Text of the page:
In this study geometric-mathematical reconstructions of individual points were used to reconstruct the photographs in a three-dimensional (3-D) space.
Drones are a cost effective and rapid method for safely photographing large areas that allow for pre-flight elevation and flight path programming. Many areas of the pit were unapproachable because of water in the pit and the potentially unstable near-vertical high walls. The drone allowed access to areas that would not allow a fixed-wing aircraft because of right-angle bends in the highwall. Drone technology permitted various photograph look directions, which allowed researchers to photograph the near-vertical high wall faces. The drone photography also allowed for quick and accurate creation of digital surface models, orthophotos, high wall photomosaics, and 3-D models from the imagery.
This research used a Phantom 4 Pro drone equipped with a 1-inch 20-megapixel CMOS sensor with a field of view of 84° or 8.8 mm. The Phantom model has a maximum flight time of 30 min and can be either controlled manually or operated fully autonomously using a predefined Global Positional System (GPS) path. The camera was mounted on the base of the drone and could be oriented to photograph in any direction. Vertical, oblique, and horizontally oriented photographs were taken at different distances from the high wall to determine good flight distances and look directions for geologic analysis.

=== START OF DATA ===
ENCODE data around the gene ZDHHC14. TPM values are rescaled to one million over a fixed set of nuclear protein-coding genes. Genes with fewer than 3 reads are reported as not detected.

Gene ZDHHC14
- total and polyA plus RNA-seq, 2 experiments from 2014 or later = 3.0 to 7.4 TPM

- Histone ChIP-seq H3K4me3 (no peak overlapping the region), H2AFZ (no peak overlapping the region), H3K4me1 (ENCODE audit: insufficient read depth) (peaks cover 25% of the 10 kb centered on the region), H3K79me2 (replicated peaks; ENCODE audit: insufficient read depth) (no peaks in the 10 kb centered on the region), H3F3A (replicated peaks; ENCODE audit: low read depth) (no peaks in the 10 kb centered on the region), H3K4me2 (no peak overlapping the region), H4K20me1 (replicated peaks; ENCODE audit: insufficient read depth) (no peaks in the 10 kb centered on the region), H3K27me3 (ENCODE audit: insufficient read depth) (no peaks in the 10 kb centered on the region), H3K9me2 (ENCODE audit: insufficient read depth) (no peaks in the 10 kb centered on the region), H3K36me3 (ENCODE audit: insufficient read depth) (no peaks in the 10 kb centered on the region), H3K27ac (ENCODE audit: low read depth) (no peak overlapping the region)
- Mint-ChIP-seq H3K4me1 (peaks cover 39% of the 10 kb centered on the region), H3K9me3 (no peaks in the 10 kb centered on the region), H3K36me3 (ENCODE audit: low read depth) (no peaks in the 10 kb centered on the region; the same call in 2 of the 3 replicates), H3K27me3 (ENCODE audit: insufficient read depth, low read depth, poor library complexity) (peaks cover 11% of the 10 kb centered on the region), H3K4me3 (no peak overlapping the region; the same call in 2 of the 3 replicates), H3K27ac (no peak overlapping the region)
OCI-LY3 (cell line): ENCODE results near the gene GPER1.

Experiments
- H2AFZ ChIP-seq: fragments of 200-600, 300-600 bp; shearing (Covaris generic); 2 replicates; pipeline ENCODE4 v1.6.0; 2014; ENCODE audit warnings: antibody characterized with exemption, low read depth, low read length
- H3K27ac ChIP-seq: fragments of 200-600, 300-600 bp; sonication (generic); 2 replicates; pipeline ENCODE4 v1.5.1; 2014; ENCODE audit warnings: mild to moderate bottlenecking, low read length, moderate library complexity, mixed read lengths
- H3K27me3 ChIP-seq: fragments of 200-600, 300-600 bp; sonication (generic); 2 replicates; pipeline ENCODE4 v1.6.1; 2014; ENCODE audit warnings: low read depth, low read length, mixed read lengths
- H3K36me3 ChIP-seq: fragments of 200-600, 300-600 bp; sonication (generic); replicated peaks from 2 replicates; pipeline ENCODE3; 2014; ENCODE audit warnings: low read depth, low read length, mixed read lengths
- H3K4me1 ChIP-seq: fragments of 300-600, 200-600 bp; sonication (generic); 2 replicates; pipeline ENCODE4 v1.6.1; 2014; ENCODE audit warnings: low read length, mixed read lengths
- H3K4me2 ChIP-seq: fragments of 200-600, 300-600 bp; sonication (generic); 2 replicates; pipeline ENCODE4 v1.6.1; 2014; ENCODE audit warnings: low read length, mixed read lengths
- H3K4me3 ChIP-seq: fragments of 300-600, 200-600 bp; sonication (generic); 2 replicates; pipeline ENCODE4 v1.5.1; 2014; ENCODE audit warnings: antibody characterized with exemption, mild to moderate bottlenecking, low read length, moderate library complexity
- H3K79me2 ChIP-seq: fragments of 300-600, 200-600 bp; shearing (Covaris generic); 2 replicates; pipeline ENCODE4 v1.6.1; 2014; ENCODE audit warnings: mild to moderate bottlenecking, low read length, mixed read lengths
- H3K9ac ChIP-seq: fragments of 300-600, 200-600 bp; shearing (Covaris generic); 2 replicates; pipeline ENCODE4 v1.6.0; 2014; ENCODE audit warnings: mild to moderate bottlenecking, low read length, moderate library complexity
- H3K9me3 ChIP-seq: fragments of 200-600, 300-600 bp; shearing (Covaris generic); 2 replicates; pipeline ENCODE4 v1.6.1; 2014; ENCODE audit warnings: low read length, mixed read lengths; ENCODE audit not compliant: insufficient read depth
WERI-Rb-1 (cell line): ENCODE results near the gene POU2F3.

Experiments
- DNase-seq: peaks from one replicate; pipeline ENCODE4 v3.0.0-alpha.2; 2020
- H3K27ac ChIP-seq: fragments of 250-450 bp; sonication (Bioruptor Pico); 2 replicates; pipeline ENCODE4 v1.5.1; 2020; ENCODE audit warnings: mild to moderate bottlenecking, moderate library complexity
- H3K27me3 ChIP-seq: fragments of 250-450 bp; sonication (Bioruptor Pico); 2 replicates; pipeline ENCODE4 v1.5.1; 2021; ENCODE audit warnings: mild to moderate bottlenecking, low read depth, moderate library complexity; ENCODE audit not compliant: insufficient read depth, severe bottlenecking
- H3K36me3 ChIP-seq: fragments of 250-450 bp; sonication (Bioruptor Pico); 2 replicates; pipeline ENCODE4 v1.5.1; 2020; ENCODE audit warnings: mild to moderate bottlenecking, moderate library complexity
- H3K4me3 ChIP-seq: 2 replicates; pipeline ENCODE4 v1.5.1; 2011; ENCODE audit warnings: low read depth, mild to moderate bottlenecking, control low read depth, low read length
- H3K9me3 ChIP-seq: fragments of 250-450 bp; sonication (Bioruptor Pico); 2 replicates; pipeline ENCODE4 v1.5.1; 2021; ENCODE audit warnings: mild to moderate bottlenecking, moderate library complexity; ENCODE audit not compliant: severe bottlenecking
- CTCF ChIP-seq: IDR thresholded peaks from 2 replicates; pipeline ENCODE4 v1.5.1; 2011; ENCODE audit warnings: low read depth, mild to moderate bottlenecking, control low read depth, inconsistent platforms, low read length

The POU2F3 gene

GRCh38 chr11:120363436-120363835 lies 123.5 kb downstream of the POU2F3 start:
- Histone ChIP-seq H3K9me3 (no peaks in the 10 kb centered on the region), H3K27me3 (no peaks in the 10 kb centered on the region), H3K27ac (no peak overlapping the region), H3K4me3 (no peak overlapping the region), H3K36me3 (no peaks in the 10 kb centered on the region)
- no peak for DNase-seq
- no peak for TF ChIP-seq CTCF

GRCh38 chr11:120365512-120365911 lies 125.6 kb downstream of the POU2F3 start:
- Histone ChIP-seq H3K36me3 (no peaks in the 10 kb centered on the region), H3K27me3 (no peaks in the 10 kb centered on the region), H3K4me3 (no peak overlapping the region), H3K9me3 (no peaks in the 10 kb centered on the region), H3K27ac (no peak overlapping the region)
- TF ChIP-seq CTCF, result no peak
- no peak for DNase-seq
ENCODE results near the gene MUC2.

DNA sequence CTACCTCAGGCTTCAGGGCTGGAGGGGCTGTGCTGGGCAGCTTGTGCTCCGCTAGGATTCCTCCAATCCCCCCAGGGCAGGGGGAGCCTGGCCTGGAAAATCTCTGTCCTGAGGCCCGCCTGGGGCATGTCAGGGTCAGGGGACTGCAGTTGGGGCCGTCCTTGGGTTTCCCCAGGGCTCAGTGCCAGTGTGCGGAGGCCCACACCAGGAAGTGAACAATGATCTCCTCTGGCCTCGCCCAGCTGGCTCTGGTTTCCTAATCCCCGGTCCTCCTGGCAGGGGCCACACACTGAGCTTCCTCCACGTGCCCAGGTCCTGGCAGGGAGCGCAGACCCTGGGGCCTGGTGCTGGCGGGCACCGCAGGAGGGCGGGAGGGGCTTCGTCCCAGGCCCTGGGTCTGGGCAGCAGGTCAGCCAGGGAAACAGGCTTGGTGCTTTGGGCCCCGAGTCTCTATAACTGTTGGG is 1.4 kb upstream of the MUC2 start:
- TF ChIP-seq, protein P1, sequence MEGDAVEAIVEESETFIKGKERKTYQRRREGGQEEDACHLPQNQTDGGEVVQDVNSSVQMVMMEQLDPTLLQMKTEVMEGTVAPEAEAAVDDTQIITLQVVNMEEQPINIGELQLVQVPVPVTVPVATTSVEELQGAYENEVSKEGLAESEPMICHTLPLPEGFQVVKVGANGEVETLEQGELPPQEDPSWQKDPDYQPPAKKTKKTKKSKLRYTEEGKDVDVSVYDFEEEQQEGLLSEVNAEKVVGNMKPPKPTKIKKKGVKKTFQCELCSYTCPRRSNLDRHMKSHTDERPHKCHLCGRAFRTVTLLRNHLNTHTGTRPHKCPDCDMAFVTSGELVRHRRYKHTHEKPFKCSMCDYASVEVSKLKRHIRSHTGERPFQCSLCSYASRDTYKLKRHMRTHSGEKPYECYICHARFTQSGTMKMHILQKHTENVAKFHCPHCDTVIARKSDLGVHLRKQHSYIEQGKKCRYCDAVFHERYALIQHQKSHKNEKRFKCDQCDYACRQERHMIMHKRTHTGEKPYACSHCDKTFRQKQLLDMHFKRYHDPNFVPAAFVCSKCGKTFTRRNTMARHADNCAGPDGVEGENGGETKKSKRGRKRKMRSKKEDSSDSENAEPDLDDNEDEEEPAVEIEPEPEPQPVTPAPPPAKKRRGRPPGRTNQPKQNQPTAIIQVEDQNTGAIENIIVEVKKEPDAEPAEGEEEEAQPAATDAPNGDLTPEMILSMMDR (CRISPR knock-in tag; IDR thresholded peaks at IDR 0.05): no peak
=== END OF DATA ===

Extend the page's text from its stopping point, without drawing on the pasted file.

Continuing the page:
All the drone flights were conducted by 901Drones of Memphis, Tennessee. Ten permanent ground control points (GCP) were placed around the exterior and the interior of the pit, with coordinates surveyed using a GNSS receiver (model: Trimble R8s) with a static maximum precision of 8 mm and 15 mm for horizontal and vertical accuracy, respectively. GCPs were used to provide topographic control of the 3-D models and to calculate photogrammetric accuracy.
For vertical 3-D mapping of the pit, the drone was flown at 200 ft (61 m) above the quarry floor with the camera pointed directly down, and the drone was launched and controlled from within the pit. Approximately 350 images were required to cover the entire pit area and to capture the GCPs on the pit’s perimeter.